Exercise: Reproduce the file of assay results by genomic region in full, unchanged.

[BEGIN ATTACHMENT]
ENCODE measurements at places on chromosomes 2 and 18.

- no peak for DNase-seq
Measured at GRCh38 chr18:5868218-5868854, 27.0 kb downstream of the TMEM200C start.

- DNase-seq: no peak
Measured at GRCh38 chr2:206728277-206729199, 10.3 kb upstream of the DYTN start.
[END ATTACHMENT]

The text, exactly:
ENCODE measurements at places on chromosomes 2 and 18.

- no peak for DNase-seq
Measured at GRCh38 chr18:5868218-5868854, 27.0 kb downstream of the TMEM200C start.

- DNase-seq: no peak
Measured at GRCh38 chr2:206728277-206729199, 10.3 kb upstream of the DYTN start.